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 str.endswith(): vague documentation
#1
reading up on str.endswith() i find the optional arguments start and end to be described vaguely. it does not say how they apply, like whether they affect both strings at the same time or just one of them. and if they apply to the string in argument 1, does the end of its substring always get checked as if it was located with end at the end?
What do you call someone who speaks three languages? Trilingual. Two languages? Bilingual. One language? American.
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#2
>>> s = 'spam ham eggs'
>>> s.endswith('ham', None, 8)
True
>>> s.endswith('ham', 3, 8)
True
I would guess that s.endswith(x, start, stop) gives the same result as s[start:stop].endswith(x) but it saves the creation of a str instance.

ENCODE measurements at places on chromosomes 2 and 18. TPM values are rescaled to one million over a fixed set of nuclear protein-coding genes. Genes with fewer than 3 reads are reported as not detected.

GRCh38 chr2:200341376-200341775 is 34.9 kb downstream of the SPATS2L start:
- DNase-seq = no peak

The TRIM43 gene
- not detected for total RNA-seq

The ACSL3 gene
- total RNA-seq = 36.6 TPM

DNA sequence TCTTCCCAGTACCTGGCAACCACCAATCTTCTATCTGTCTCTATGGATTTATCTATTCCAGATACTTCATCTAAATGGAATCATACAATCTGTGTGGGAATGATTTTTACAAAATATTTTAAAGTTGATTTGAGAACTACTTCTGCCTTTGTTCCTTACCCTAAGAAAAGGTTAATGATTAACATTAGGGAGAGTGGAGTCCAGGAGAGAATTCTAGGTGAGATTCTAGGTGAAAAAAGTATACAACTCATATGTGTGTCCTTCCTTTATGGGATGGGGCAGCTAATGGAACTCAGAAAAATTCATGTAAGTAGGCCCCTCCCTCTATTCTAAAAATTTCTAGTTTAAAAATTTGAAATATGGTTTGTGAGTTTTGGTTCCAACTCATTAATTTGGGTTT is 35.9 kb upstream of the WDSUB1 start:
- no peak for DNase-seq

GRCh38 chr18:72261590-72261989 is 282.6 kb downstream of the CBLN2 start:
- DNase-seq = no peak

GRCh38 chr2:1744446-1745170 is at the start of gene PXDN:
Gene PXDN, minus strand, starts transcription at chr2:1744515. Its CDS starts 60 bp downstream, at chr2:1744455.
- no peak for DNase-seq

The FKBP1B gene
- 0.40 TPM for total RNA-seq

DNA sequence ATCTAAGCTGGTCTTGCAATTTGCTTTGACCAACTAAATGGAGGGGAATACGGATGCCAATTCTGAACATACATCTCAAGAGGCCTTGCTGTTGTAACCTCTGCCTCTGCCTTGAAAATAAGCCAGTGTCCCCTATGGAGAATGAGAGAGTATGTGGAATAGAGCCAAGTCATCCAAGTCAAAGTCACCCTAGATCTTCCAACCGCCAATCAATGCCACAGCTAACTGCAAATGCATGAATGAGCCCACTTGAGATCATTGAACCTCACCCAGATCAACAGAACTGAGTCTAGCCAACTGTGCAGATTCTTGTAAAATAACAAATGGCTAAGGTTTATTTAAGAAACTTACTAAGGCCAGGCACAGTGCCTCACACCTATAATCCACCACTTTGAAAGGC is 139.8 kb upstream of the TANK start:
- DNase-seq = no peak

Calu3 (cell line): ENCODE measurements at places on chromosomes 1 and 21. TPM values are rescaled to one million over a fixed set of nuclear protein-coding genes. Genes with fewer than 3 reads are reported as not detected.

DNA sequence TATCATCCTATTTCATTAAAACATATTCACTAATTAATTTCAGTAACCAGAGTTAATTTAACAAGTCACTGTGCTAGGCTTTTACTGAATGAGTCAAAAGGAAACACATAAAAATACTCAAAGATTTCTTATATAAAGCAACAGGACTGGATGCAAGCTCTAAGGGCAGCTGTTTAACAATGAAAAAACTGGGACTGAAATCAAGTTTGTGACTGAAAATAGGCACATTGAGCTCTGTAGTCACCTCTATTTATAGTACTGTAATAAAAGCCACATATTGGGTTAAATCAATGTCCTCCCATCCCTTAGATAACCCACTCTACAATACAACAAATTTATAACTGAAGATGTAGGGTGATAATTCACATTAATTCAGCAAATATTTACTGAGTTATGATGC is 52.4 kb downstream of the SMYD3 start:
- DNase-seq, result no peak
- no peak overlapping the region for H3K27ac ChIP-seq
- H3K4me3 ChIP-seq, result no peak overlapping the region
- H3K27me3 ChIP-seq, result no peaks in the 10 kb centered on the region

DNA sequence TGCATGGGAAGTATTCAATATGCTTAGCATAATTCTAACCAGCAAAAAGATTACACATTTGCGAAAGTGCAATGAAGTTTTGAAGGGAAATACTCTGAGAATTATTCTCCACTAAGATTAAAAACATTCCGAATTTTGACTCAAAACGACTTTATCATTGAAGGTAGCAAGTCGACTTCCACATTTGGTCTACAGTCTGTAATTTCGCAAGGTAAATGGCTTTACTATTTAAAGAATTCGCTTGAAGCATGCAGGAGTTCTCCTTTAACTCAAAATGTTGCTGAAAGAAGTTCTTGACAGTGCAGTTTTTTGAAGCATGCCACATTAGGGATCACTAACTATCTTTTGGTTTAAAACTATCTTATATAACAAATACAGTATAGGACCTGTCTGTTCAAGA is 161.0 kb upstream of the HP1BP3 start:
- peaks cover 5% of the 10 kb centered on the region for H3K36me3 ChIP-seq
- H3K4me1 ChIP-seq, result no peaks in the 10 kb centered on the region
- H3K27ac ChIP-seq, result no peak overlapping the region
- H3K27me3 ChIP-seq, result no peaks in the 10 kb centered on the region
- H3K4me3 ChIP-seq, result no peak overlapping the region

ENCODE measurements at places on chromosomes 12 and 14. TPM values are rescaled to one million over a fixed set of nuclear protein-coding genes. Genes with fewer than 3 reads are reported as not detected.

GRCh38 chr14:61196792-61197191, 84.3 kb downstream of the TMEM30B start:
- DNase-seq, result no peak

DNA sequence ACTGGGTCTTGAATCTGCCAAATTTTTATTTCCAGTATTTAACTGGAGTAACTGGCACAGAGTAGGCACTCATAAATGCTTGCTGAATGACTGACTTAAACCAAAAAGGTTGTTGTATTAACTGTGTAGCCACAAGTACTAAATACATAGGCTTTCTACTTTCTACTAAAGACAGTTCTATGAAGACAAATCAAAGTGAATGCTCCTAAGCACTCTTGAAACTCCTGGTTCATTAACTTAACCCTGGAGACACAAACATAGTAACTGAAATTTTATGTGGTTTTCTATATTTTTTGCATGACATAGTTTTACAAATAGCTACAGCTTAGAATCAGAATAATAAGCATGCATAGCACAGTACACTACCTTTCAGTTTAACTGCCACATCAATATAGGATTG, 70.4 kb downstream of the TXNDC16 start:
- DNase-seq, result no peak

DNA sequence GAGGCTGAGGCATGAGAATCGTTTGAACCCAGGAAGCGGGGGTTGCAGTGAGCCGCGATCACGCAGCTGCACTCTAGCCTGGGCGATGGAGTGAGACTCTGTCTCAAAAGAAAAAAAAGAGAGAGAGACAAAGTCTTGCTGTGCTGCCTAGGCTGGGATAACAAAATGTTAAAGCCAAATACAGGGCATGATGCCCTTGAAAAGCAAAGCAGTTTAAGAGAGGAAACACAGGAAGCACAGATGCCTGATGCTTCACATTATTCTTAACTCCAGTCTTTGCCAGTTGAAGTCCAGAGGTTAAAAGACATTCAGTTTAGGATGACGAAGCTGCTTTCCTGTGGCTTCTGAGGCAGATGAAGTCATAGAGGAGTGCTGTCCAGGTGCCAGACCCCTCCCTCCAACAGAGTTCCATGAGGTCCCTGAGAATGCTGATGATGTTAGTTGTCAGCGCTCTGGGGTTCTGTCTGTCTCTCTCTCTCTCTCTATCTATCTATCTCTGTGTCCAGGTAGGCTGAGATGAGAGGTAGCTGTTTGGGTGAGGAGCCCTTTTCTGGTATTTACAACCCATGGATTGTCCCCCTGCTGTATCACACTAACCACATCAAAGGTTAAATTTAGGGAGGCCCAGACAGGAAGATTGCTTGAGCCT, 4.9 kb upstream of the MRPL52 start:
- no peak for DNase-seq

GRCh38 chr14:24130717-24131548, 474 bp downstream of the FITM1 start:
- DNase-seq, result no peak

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#3
that was one of the guesses i had. but the documentation does not give enough clue to pin that down or confirm it. is saving the creation of a string instance considered important in a system where performance considerations are generally limited (to use the correct algorithm)?
What do you call someone who speaks three languages? Trilingual. Two languages? Bilingual. One language? American.
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#4
The endswith() method returns True if a string ends with the given suffix otherwise returns False.

Syntax :

str.endswith(suffix, start, end)
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#5
(Nov-22-2019, 05:29 AM)LeanbridgeTech Wrote: The endswith() method returns True if a string ends with the given suffix otherwise returns False.

Syntax :

str.endswith(suffix, start, end)

even if start and end have random int values in those argument positions?
What do you call someone who speaks three languages? Trilingual. Two languages? Bilingual. One language? American.
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